Anatomy of YPG/PKK terror group becoming SDF overnight
The terror group YPG has rebranded itself as the Syrian Democratic Forces (SDF) to have the necessary legitimacy it needs for a seat at the Syrian negotiation table, a former U.S. commander said in 2018.
The words of former U.S. Special Operations Command commander Raymond Thomas are in focus again as the U.S. administration threatened Turkey this week with economic ruin if "any unforced or unnecessary fighting" is made against the YPG/PKK.
That threat insultingly painted all Kurds with the same broad terror brush.
The SDF brand has been extensively used by the Western governments and media to dissociate YPG with the PKK, which is recognized as a terror outfit by Turkey, the U.S. and the European Union.
Thomas explained at the Aspen Security Forum "the most discussed and the most misunderstood" evolution with U.S counterpart in Syria is the so-called SDF. He said the terror group "came about that name because at one point and time I dealt with them directly."
The group "formally called themselves the YPG, who the Turks would say equated to the PKK," he said. "You are dealing with a terrorist enemy of mine. How can you do that to an ally?"
He said he was lucky to have Special Presidential Envoy for the Global Coalition to Counter [Daesh], Brett McGurk, with him, and they gave the YPG the idea to change their moniker. McGurk, resigned his position shortly after the U.S. President Donald Trump announced his decision to withdraw troops from Syria in 2018.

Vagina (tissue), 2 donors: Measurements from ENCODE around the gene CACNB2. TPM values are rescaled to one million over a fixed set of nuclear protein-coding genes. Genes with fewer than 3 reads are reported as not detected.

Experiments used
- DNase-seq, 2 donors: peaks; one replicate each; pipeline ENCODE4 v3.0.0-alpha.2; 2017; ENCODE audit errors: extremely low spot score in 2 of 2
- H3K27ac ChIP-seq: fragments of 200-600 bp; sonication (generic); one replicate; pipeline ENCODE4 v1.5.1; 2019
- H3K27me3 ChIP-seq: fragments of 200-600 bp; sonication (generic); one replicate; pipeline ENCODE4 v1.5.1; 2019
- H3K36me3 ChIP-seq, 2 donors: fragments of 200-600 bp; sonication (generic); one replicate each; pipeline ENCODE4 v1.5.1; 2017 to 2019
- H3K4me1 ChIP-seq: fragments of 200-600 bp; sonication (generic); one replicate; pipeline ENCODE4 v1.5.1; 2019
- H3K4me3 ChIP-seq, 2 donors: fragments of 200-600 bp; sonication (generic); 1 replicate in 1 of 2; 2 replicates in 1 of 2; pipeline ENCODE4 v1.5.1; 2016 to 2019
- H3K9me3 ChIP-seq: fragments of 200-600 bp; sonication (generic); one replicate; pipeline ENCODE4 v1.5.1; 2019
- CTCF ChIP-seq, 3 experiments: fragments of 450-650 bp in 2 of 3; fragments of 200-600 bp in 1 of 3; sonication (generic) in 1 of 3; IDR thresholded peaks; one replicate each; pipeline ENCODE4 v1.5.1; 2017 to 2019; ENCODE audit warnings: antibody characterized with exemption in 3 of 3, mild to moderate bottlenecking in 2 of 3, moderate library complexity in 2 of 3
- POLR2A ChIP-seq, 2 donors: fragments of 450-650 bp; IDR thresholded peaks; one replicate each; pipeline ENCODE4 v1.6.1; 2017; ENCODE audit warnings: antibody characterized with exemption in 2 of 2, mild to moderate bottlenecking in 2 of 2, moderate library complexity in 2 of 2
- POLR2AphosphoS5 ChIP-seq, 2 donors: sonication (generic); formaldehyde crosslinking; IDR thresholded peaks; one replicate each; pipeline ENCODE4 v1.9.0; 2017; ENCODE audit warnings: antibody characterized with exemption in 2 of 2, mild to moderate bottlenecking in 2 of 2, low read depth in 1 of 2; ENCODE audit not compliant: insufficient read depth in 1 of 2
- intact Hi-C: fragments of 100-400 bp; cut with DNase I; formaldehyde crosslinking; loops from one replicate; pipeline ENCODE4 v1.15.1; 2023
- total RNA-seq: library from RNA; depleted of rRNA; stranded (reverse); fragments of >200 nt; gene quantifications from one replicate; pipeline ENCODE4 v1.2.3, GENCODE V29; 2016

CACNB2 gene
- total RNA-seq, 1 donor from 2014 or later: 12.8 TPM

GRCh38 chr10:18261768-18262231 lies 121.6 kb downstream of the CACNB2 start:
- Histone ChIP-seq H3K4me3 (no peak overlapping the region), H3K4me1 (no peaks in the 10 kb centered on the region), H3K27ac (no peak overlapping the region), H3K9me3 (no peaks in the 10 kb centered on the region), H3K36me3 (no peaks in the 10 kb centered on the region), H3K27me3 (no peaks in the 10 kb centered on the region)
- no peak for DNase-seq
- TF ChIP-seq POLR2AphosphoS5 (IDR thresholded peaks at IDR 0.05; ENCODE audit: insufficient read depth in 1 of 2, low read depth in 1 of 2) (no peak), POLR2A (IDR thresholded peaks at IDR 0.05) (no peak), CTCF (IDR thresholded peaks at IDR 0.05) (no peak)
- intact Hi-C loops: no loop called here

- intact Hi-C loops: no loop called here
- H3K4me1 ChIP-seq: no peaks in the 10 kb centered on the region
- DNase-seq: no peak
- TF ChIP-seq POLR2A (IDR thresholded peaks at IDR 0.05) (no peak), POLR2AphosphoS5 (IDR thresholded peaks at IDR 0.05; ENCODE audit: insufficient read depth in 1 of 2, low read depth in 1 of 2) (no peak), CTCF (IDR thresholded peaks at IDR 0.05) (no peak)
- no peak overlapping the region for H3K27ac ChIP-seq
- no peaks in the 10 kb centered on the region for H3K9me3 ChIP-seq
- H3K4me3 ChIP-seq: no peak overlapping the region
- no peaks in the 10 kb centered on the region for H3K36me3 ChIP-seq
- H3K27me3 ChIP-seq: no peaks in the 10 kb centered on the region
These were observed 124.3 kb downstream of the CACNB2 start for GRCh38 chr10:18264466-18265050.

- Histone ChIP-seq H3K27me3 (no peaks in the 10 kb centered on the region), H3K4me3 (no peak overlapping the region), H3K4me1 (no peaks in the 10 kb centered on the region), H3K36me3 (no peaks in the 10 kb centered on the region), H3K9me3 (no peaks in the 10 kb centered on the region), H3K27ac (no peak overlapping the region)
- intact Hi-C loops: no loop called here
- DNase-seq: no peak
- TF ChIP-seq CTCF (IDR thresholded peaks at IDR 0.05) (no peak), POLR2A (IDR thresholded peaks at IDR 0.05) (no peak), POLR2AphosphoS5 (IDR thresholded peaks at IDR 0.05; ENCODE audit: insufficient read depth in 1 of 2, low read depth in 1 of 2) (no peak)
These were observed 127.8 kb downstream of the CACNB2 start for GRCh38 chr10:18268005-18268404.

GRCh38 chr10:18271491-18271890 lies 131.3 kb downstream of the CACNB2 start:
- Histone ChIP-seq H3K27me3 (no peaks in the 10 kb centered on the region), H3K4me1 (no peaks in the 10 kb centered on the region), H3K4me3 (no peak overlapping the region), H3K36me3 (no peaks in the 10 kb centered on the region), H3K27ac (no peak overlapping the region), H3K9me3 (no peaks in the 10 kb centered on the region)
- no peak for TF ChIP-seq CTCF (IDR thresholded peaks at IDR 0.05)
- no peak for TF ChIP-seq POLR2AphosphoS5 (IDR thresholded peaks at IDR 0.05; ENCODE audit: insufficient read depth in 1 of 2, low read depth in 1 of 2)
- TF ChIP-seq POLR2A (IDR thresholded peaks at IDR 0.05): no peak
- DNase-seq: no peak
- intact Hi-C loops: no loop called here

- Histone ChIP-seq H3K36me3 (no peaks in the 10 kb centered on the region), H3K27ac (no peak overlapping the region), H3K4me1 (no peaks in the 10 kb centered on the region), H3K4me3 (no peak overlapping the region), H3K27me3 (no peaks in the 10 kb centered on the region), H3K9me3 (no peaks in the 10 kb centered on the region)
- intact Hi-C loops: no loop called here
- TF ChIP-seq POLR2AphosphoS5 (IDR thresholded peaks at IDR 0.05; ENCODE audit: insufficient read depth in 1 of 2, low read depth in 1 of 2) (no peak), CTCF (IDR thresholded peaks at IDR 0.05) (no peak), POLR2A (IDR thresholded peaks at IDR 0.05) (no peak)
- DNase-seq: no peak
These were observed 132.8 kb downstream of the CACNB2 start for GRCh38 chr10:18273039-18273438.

The terror group wanted the legitimacy Thomas could not deliver. And, it wanted a seat at the Syrian table in Geneva and later Astana, which would have been impossible with the terror designation being the main force in northern Syria.
"In about a day's notice they [YPG] declared that they were the Syrian Democratic Forces," the commander said with a laughter. "I thought it was a stroke of brains to put democracy in there somewhere but it gave them a little bit of credibility."
"So we paired with them militarily, Brett McGurk was able to keep them in the conversation and allow them the necessary legitimacy to be good partners for us," he added.
A terror campaign waged by the PKK against Turkey for more than 30 years, resulted in the deaths of nearly 40,000 people.
A 2018 UN report as well as many other independent reports by human rights groups such as the Human Rights Watch confirmed forceful recruitment and the use of children by the YPG/PKK increased nearly five-fold, from 46 to 224, between 2016-2017.